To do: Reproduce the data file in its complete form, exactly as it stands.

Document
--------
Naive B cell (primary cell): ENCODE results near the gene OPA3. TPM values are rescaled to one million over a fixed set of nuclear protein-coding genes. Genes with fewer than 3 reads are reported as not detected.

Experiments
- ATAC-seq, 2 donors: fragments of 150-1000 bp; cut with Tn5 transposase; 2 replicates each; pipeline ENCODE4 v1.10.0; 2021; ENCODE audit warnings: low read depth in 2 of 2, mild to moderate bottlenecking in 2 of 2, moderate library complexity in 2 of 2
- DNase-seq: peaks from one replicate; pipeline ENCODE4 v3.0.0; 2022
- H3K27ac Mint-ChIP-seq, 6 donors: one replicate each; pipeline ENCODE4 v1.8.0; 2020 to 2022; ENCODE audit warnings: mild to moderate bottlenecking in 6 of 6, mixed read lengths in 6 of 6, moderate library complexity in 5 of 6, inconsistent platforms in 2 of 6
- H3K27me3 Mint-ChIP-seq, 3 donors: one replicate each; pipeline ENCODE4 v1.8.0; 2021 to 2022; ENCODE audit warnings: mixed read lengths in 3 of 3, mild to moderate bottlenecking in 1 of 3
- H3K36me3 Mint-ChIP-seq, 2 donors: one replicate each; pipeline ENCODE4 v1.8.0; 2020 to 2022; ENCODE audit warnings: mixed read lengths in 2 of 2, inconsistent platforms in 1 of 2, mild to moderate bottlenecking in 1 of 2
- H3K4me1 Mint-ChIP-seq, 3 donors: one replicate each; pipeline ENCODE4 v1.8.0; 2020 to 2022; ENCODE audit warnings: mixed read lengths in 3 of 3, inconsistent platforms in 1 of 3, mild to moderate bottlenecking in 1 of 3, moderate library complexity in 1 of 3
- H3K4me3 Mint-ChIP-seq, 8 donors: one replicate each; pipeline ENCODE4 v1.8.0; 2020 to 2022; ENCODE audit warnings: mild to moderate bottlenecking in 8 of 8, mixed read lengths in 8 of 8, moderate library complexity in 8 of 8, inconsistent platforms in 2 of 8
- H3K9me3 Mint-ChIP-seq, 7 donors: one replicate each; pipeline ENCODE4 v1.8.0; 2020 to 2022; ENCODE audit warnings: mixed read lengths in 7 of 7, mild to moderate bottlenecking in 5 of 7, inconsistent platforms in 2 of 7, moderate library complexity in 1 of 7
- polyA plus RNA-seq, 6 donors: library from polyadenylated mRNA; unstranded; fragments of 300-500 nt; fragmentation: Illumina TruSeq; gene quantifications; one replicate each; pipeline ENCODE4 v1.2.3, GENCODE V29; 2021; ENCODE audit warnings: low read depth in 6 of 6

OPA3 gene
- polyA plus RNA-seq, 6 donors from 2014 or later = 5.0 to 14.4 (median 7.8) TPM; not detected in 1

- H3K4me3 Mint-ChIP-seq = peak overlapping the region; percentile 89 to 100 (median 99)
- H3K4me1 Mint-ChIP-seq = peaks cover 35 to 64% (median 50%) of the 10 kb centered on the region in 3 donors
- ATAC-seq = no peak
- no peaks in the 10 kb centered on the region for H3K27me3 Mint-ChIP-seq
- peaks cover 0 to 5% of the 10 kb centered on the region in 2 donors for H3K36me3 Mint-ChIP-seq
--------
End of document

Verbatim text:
Naive B cell (primary cell): ENCODE results near the gene OPA3. TPM values are rescaled to one million over a fixed set of nuclear protein-coding genes. Genes with fewer than 3 reads are reported as not detected.

Experiments
- ATAC-seq, 2 donors: fragments of 150-1000 bp; cut with Tn5 transposase; 2 replicates each; pipeline ENCODE4 v1.10.0; 2021; ENCODE audit warnings: low read depth in 2 of 2, mild to moderate bottlenecking in 2 of 2, moderate library complexity in 2 of 2
- DNase-seq: peaks from one replicate; pipeline ENCODE4 v3.0.0; 2022
- H3K27ac Mint-ChIP-seq, 6 donors: one replicate each; pipeline ENCODE4 v1.8.0; 2020 to 2022; ENCODE audit warnings: mild to moderate bottlenecking in 6 of 6, mixed read lengths in 6 of 6, moderate library complexity in 5 of 6, inconsistent platforms in 2 of 6
- H3K27me3 Mint-ChIP-seq, 3 donors: one replicate each; pipeline ENCODE4 v1.8.0; 2021 to 2022; ENCODE audit warnings: mixed read lengths in 3 of 3, mild to moderate bottlenecking in 1 of 3
- H3K36me3 Mint-ChIP-seq, 2 donors: one replicate each; pipeline ENCODE4 v1.8.0; 2020 to 2022; ENCODE audit warnings: mixed read lengths in 2 of 2, inconsistent platforms in 1 of 2, mild to moderate bottlenecking in 1 of 2
- H3K4me1 Mint-ChIP-seq, 3 donors: one replicate each; pipeline ENCODE4 v1.8.0; 2020 to 2022; ENCODE audit warnings: mixed read lengths in 3 of 3, inconsistent platforms in 1 of 3, mild to moderate bottlenecking in 1 of 3, moderate library complexity in 1 of 3
- H3K4me3 Mint-ChIP-seq, 8 donors: one replicate each; pipeline ENCODE4 v1.8.0; 2020 to 2022; ENCODE audit warnings: mild to moderate bottlenecking in 8 of 8, mixed read lengths in 8 of 8, moderate library complexity in 8 of 8, inconsistent platforms in 2 of 8
- H3K9me3 Mint-ChIP-seq, 7 donors: one replicate each; pipeline ENCODE4 v1.8.0; 2020 to 2022; ENCODE audit warnings: mixed read lengths in 7 of 7, mild to moderate bottlenecking in 5 of 7, inconsistent platforms in 2 of 7, moderate library complexity in 1 of 7
- polyA plus RNA-seq, 6 donors: library from polyadenylated mRNA; unstranded; fragments of 300-500 nt; fragmentation: Illumina TruSeq; gene quantifications; one replicate each; pipeline ENCODE4 v1.2.3, GENCODE V29; 2021; ENCODE audit warnings: low read depth in 6 of 6

OPA3 gene
- polyA plus RNA-seq, 6 donors from 2014 or later = 5.0 to 14.4 (median 7.8) TPM; not detected in 1

- H3K4me3 Mint-ChIP-seq = peak overlapping the region; percentile 89 to 100 (median 99)
- H3K4me1 Mint-ChIP-seq = peaks cover 35 to 64% (median 50%) of the 10 kb centered on the region in 3 donors
- ATAC-seq = no peak
- no peaks in the 10 kb centered on the region for H3K27me3 Mint-ChIP-seq
- peaks cover 0 to 5% of the 10 kb centered on the region in 2 donors for H3K36me3 Mint-ChIP-seq